I should add that you also need to have a Windows VM template created as well, since importing that is part of the wizard.
After installation completes and the management console is started, the Quick Start Wizard asks you choose what kind of vWorkspace environment you want to deploy. In my case, I chose Virtual Desktop, but Remote Desktop Session Host (Terminal Services) and Blade PCs are also options.
Next, you'll need to point vWorkspace to a connection broker (the local machine if you went with the Simple install) and tell it a virtualization platform (Microsoft SCVMM in my case). Then you must select the connection broker and SCVMM host (both the local machine in my case).
The next step is to define computer groups. Computer Groups are the organizational units of vWorkspace. Computer Groups can have policies applied to them and different deployment methods so that you can use one vWorkspace implementation to deploy any combination of virtual desktop solutions.
The final require step is to create the computers that will be used for end users. During this process, you'll select the following:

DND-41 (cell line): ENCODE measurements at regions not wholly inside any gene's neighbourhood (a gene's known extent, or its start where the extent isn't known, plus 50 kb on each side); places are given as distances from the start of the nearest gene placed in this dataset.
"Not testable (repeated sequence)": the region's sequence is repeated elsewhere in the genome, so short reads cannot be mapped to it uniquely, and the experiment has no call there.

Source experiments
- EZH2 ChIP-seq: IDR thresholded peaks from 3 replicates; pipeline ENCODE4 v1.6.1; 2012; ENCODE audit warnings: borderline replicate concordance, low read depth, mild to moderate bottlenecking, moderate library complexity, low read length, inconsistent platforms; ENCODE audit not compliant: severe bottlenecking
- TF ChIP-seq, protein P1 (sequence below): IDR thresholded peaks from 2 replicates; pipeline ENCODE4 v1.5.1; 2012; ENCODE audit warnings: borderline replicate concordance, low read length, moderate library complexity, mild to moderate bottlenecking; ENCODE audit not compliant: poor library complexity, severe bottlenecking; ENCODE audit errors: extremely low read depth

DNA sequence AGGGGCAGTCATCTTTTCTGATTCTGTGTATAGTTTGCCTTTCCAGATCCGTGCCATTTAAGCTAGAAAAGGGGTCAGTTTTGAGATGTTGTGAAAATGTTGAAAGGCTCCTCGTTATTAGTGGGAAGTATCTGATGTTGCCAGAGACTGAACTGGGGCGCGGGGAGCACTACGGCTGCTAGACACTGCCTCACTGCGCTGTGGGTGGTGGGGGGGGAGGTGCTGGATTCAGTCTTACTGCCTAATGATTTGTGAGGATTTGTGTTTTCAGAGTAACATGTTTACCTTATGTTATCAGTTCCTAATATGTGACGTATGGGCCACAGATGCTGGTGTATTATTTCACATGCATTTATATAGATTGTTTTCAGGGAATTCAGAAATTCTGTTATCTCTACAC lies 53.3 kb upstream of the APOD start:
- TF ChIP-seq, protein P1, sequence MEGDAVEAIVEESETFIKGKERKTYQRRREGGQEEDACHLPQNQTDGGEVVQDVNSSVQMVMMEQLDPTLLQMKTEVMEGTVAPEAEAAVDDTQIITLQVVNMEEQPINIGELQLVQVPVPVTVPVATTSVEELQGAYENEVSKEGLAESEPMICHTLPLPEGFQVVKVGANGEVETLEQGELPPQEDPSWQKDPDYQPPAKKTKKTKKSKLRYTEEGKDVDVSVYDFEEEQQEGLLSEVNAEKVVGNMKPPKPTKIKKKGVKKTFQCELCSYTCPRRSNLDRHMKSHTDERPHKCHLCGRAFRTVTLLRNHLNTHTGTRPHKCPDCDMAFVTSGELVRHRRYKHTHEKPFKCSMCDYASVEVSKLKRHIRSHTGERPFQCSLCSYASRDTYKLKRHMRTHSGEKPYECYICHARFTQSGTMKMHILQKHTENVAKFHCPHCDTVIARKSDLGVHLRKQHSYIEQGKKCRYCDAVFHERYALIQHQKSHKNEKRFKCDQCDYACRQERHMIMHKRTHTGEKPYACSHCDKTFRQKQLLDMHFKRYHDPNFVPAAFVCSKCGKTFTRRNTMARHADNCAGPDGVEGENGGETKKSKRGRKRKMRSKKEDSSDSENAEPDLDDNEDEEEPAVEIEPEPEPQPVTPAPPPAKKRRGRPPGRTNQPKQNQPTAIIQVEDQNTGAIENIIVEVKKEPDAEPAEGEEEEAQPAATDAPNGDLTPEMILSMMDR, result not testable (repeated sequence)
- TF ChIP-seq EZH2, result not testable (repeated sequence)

- Number of computers to create
- The clone method, which is either Standard (1:1 images) or Rapid Provisioning (many:1 with differencing disks). Depending on which clone method you select, you'll be asked for different information.
- (Standard)You'll enter the SCVMM server and host group where the VMs will reside. Then you'll choose the template VM that will be used to create the number of computers that you entered in step 1.
- (Rapid Provisioning) You'll simply select the VHD file that will be used as the parent VHD for all VMs. Any subsequent changes to the VMs will be stored in a differencing disk specific to each user. This process involves specifying the SCVMM server and host group in order to find and place the VHD file.
- Naming conventions for your new virtual machines. Here you can specify the base name and numbering mask for every VM in this Desktop Group or a pre-seeded text file from which vWorkspace should pull names.
- Sysprep customizations. These are important because it is here that you can enter in the product key, domain membership, local admin account (for vWorkspace Tools installation), and regional settings.